(1) Vanancia Hall, a clerk at 2959 West Fulton. She had known defendant for about five years, and during the month of June he came into the store every day about noon, and they would talk about the Pepsi-Cola strike. On June 20, 1963, she remembers talking to defendant in the store about noon.
(2) Lucille Davis lived at 264 North Sacramento and would babysit for “Richard’s mother’s grandchild.” She saw him every day in June because of the strike. Generally she would awaken him and fix lunch for him. On June 20, he went shopping and told her he had his lunch. He didn’t leave until around 12 o’clock, and it was 3:00 when he returned. He had a package with him, and his little niece pulled the things out of the bag, including tickets. She saw one of the tickets was dated June 20.
(3) Andrew Struke, a police officer, testified that on June 20 he talked to all the victims and got a description, which he entered in his report as follows: “Male negro, *35430 to 35, 6-2; 180 to 185, light complexion, pencil mustache, wearing a yellow straw hat with loud band, wraparound sunglasses, tannish gray zipper jacket, black shoes, carrying a single barrel colt action shotgun, stock and barrel appear to be reasonably cut.”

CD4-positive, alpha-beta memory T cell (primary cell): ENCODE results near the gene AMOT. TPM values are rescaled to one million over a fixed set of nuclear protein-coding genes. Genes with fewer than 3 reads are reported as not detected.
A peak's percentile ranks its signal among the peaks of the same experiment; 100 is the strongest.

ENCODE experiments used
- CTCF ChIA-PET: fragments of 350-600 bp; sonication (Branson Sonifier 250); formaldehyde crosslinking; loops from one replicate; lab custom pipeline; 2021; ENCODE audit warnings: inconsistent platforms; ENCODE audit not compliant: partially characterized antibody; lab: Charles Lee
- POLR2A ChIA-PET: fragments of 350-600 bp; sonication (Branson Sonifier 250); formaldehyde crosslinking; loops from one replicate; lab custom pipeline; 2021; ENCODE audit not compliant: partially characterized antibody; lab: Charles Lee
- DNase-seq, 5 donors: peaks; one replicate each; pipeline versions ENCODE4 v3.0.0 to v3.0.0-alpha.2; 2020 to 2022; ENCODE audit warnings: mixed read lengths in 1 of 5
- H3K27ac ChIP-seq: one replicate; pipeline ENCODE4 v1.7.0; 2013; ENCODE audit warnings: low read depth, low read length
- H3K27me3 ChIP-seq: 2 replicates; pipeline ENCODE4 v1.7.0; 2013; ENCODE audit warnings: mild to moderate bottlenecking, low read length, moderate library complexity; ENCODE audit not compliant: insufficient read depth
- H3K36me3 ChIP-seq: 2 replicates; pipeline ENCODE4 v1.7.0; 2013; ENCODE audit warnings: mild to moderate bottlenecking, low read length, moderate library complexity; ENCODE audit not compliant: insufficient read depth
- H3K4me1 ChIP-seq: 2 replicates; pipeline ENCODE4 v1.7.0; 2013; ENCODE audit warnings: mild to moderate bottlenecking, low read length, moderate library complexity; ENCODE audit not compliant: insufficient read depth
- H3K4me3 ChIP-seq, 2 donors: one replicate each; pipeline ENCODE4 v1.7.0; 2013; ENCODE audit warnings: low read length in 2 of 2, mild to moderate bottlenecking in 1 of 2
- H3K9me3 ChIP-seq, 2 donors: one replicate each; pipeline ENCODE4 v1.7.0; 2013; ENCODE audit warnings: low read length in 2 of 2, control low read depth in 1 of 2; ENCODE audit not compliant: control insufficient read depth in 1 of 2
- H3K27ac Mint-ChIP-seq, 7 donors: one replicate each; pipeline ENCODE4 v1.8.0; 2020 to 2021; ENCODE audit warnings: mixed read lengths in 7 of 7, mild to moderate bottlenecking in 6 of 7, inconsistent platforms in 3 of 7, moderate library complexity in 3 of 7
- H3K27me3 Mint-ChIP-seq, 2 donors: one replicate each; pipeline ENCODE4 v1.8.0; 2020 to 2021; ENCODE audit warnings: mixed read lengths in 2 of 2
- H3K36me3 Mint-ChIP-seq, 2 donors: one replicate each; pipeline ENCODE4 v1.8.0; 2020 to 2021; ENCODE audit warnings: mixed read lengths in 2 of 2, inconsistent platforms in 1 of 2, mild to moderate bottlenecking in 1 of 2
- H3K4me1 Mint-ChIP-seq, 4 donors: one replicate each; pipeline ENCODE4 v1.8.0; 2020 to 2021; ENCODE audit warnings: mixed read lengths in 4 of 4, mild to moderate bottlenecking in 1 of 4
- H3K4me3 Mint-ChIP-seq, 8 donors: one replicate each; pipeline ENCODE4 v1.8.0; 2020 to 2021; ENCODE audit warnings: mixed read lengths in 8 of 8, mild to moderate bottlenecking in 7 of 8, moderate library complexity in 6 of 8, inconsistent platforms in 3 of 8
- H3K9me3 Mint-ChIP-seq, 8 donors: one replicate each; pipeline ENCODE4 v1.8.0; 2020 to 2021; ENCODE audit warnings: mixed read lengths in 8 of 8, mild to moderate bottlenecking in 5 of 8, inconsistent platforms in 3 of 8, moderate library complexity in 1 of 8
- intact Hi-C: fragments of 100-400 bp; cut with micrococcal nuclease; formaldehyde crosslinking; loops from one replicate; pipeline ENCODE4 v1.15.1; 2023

(4) Robert Heller, a driver for Pepsi-Cola Company, testified that defendant worked for him from September 1962 until September 1963. “During the time that he worked for me he was off only during the strike. The strike started on June 6 and lasted until July 6th. . . . [H]e did lots of heavy work. ... He worked continuously through those two months of July and August.”
(5) Clayton Dial, Sr., testified that on June 20, 1963, he left the home between 10:30 and 11:00, and defendant was at home at that time.